Up to 40 people have been put under surveillance by Glasgow City Council, figures show.
The authority was exercising its powers under the Regulation Of Investigatory Powers Act, which allows undercover staff and private investigators to target people they believe have been acting unlawfully.
Those suspected of committing health and safety, food safety, trading standards and environmental protection offences have prompted investigations.
People thought to be operating illegal money lending schemes, selling faulty goods, contaminated food or those suspected of housing benefit fraud can also find themselves under surveillance.
Covert tactics can also be used to collect information about suspected anti-social neighbours, overcrowded licensed premises and fly tippers.
The undercover staff use video cameras to covertly film people and places where they suspect scammers, such as illegal loan sharks, are operating.
Council officers have also obtained information about suspects' telephone subscriptions.
Guidelines state the investigation subjects must be unaware of the operations and undercover officers can recruit private investigators and informants.
While investigators cannot intrude into homes and cars, they can watch them from outside.
And council guidelines say that information or evidence can be collected on devices carried into homes by "covert human intelligence sources" if they are invited in.
Figures released under Freedom Of Information laws, show that in 2012 the chief executive of Glasgow City Council authorised 20 such covert operations.
Of these, six direct surveillance operations took place in the city and in 14 cases council officers obtained information about peoples' phone subscriptions and service use.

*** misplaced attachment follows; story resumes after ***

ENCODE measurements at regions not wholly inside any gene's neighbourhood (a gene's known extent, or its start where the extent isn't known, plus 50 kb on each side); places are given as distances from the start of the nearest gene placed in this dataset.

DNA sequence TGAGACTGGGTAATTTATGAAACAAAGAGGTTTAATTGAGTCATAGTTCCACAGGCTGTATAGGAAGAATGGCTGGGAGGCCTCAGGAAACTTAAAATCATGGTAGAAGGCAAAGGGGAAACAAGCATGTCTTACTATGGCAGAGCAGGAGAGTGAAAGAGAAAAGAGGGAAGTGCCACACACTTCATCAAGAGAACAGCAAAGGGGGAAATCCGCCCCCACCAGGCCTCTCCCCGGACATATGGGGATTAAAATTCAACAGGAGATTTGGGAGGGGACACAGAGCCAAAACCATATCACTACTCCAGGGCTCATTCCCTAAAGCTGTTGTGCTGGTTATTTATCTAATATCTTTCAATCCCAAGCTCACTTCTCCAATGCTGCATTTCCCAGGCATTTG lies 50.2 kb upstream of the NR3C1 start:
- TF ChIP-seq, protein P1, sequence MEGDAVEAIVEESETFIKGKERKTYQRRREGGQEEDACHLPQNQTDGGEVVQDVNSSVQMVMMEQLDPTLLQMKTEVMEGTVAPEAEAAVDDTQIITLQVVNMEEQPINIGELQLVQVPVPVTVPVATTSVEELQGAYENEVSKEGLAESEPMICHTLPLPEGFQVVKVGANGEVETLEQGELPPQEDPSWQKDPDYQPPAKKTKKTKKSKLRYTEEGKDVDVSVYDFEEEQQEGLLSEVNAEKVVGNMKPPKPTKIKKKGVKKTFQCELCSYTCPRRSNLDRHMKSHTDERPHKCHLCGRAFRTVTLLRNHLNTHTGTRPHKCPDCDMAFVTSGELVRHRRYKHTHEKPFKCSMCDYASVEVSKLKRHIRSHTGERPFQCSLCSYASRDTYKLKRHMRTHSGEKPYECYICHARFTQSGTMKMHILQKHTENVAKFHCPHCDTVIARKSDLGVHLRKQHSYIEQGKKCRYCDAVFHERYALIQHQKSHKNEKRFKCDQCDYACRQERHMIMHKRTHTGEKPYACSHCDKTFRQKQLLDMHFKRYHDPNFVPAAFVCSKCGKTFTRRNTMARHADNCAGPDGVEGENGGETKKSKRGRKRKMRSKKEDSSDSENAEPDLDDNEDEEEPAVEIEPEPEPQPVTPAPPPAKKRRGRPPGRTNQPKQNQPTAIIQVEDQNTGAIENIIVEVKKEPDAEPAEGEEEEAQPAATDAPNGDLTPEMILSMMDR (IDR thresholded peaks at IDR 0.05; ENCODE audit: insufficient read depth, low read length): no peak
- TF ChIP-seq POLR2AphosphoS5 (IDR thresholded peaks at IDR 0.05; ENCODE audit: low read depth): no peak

In 2011, five direct surveillance operations were authorised and 15 suspects' telecommunications information was accessed.
Test purchases of suspected faulty or counterfeit goods, unannounced site visits, and the use of children in stings to detect underage sales can be used without such special authorisation.
Glasgow City Council said it could not provide information about the individual cases. It said this would jeopardise the "prevention and detection of crime".
A spokeswoman said: "Glasgow City Council takes proportionate and appropriate use of these powers very seriously and, as a rule, only authorises their use in tackling genuine offences where there is a realistic chance of prosecution.
"We use them in investigating benefit fraud and powers have also been used by the Scottish Illegal Money Lending Unit, which the council operates on behalf of national government.
"Without the Regulation Of Investigatory Powers (Scotland) Act, the work of that team, targeting loan sharks and identifying and supporting their victims, would effectively become impossible.
"Our Trading Standards Unit has also made use of the Act's powers in securing convictions against counterfeiting gangs and consumer scams.
"Other cases have involved environmental crime, including fly-tipping."